The bottom line, she said, is that writers don't make much money when they are writing for small Catholic publications. Most of the documents she was ordered to provide indicated that she received no payments at all.

On one level, these kinds of disputes usually pivot on points of doctrine, with Catholic organizations -- including giants such as the Catholic Campaign for Human Development and the Catholic Health Association -- arguing about how best to apply Catholic social teachings in the muddy realities of public life.

Seen from the government's point of view, said Hendershott, the key is that some Catholics back the goals of the administration that is in power, while others do not. For the IRS, doctrine is secondary.

"I believe that is why I became the enemy" in this case, she said. "I cannot think of another reason that I would have been audited. So, I do believe the IRS is protecting itself by picking sides. ...

"Businesses try to get rid of the competition. The IRS just tried to silence the opposition -- or the competition to their growth model."

Into the depths of USA's church-state Inferno

IRS Commissioner Steven Miller was already having a rough day at the House Ways and Means Committee when one particularly hot question shoved him into the lower depths of a church-state Inferno. The question concerned a letter sent by IRS officials in Cincinnati to the Coalition for Life of Iowa, linked to its application for tax-exempt status.

"Please explain how all of your activities, including the prayer meetings held outside of Planned Parenthood, are considered educational," said the letter, which was released by the Thomas More Society, which often defends traditional religious groups.

"Organizations exempt under 501(c)(3) may present opinions with scientific or medical facts. Please explain in detail the activities at these prayer meetings. Also, please provide the percentage of time your organizations spends on prayer groups as compared with the other activities of the organization."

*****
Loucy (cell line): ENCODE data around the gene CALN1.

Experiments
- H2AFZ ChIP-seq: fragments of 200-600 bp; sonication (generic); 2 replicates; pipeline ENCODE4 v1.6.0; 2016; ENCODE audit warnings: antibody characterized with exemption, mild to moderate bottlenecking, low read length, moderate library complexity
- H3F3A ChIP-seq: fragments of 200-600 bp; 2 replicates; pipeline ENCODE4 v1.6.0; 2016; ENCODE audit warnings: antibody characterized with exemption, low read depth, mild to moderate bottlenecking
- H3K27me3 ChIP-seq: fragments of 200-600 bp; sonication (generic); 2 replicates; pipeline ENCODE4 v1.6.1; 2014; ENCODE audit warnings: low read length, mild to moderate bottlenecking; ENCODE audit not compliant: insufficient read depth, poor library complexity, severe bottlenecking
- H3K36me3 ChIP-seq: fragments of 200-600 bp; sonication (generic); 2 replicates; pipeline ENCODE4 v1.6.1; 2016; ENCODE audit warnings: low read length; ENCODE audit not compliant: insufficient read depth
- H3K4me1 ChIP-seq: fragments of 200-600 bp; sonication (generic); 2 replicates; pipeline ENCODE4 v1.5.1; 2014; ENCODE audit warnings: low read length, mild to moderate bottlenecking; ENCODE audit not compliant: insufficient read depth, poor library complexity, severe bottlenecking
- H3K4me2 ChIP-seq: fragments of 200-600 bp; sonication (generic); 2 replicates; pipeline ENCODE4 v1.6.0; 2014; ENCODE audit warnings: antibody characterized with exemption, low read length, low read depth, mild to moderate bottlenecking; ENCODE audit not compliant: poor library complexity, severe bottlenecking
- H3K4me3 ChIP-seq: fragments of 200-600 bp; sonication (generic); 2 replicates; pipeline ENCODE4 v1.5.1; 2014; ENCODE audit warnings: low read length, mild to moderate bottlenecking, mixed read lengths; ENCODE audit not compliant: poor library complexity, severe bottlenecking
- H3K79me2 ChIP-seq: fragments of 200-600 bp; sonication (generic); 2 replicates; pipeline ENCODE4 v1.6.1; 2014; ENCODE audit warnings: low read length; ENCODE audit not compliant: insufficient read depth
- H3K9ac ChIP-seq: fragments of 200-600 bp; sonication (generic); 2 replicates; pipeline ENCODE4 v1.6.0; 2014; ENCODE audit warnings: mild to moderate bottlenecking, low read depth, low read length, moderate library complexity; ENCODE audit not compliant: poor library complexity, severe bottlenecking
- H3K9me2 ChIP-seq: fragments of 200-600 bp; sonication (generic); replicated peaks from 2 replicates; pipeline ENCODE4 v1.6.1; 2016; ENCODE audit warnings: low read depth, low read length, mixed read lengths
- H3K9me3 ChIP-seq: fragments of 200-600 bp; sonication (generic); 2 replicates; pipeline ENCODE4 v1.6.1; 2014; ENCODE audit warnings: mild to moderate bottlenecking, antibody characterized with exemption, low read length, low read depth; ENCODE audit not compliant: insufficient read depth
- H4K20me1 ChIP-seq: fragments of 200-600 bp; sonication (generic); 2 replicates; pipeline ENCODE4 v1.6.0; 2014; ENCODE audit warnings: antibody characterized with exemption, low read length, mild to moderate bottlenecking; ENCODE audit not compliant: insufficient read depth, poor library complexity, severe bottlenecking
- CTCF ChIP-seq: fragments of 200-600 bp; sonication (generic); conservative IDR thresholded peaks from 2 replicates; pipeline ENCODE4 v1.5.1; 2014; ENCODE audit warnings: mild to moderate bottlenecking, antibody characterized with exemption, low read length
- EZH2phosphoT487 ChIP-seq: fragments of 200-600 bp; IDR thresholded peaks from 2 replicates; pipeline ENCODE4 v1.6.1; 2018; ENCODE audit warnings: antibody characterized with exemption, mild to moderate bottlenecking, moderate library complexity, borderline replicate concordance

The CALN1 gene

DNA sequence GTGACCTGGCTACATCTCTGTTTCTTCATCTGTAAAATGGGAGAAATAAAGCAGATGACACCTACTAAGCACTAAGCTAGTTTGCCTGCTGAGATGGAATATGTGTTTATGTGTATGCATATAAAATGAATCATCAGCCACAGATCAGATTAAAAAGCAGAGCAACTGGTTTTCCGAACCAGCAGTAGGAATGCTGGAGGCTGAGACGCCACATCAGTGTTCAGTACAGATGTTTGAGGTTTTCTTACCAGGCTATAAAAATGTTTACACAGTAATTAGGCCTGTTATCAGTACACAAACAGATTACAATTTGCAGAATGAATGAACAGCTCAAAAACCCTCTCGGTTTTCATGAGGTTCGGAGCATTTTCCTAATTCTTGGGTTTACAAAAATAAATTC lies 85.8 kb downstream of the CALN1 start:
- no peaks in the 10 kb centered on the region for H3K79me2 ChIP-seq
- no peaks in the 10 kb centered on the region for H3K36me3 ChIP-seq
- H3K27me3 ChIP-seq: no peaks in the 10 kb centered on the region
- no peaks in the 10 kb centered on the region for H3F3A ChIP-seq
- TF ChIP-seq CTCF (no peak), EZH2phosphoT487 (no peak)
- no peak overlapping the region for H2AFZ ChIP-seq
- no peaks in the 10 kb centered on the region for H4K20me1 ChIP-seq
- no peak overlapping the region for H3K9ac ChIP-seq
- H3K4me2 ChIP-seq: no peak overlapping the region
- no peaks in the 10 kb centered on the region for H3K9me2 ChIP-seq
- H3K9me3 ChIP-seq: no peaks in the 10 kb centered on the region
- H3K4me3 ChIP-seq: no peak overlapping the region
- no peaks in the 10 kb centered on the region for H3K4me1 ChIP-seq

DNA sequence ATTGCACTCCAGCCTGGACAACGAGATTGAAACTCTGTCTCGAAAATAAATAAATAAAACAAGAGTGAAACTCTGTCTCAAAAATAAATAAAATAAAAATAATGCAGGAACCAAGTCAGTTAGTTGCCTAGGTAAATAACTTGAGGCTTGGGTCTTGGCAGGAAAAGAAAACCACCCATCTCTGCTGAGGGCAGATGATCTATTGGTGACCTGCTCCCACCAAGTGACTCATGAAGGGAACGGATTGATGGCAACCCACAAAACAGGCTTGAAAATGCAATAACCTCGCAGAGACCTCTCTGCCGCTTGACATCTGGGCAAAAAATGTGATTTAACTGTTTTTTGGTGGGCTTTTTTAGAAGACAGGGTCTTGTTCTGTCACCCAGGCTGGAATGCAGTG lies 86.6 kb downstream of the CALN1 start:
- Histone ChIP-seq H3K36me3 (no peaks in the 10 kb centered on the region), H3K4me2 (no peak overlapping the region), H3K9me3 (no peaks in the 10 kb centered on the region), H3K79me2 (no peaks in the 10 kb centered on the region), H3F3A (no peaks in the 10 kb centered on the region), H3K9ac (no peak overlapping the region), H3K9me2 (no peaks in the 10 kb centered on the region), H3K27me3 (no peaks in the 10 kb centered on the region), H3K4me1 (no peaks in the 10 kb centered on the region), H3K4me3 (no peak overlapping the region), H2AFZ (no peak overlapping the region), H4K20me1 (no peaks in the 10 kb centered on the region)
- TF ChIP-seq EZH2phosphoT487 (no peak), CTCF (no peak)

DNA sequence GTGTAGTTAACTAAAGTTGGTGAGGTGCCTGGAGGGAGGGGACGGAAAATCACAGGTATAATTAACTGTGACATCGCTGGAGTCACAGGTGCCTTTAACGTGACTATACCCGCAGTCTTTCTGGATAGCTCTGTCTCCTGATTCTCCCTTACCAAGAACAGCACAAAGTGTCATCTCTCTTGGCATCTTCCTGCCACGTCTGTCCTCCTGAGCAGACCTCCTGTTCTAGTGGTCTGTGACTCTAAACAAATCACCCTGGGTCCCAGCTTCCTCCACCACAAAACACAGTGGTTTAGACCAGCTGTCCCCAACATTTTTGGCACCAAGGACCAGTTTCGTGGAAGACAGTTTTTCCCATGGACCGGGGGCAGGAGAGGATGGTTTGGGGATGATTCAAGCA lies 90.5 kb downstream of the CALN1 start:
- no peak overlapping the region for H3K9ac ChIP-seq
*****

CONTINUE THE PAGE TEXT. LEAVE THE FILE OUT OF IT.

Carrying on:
Welcome back to the religious liberty wars of 2013, in a scene captured by the omnipresent eye of C-SPAN.

Questioning this government entanglement in issues of doctrine and even worship, Rep. Aaron Schock (R-Ill.) asked: "Would that be an inappropriate question to a 501(c)3 applicant? The content of one's prayers?"

Miller, already on his way out as IRS leader, had stressed he would not address individual cases. Thus, he replied: "It pains me to say I can't speak to that one either. ... Speaking outside of this case, which I don't know anything about, it would surprise me that that question was asked."

IRS officials have, of course, confessed that they inappropriately targeted conservative groups -- especially those with "tea party" or "patriot" in their names -- for extra scrutiny when they sought non-profit status. Allegations of abuse or harassment have since broadened to include groups conducting grassroots projects to "make America a better place to live," to promote classes about the U.S. Constitution or to raise support for Israel.

However, it now appears the IRS also challenged some individuals and religious groups that, while defending key elements of their faith traditions, have criticized projects dear to the current White House, such as health-care reform, abortion rights and same-sex marriage.